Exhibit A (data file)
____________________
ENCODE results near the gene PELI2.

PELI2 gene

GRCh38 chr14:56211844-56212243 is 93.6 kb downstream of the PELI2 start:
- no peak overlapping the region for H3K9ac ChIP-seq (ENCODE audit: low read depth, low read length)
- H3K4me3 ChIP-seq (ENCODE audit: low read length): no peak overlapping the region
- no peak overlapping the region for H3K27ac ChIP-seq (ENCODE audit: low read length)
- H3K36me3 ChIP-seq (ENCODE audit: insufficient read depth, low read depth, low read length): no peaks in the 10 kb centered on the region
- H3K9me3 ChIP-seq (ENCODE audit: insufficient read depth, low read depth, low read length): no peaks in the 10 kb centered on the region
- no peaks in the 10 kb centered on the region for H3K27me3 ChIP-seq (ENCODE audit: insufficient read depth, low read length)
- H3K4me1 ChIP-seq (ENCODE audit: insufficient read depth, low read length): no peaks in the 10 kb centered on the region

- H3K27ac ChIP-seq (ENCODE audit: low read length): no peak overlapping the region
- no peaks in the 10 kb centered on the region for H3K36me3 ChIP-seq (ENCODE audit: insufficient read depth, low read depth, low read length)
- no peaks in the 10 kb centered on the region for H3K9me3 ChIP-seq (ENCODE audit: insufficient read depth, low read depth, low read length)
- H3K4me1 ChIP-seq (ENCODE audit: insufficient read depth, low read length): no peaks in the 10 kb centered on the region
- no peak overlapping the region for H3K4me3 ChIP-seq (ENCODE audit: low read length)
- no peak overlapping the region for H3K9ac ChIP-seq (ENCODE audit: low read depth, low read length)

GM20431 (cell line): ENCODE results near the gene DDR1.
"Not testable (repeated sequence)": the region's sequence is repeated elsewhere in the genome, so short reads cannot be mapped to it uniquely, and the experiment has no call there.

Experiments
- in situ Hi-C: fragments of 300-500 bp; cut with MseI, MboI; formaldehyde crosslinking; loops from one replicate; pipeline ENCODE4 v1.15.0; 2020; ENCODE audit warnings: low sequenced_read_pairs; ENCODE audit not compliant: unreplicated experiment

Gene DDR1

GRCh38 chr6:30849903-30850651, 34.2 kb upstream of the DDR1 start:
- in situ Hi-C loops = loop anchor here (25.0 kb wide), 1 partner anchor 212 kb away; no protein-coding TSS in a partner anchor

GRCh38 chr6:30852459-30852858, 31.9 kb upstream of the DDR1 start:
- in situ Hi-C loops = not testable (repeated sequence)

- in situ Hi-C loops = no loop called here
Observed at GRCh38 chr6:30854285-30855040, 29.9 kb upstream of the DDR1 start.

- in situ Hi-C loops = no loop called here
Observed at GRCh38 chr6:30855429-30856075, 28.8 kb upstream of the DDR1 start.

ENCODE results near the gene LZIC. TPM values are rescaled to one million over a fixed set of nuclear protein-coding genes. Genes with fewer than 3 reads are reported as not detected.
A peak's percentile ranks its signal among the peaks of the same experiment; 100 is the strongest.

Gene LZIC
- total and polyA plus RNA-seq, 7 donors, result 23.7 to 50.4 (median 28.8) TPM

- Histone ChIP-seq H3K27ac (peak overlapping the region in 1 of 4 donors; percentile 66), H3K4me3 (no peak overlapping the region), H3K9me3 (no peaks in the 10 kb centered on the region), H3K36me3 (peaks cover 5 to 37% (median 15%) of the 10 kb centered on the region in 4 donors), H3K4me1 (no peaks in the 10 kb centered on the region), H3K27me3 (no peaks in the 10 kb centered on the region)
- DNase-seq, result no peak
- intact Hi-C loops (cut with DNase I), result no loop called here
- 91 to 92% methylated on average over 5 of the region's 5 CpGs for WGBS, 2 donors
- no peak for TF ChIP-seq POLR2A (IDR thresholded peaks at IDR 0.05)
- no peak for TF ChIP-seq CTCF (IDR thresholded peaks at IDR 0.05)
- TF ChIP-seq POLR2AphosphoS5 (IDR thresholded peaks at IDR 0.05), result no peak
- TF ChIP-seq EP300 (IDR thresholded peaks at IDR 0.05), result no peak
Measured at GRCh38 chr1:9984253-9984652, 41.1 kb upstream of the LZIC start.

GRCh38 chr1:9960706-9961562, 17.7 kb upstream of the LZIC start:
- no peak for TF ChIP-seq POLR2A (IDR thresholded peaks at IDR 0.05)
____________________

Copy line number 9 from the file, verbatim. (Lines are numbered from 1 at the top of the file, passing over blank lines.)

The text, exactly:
- no peaks in the 10 kb centered on the region for H3K27me3 ChIP-seq (ENCODE audit: insufficient read depth, low read length)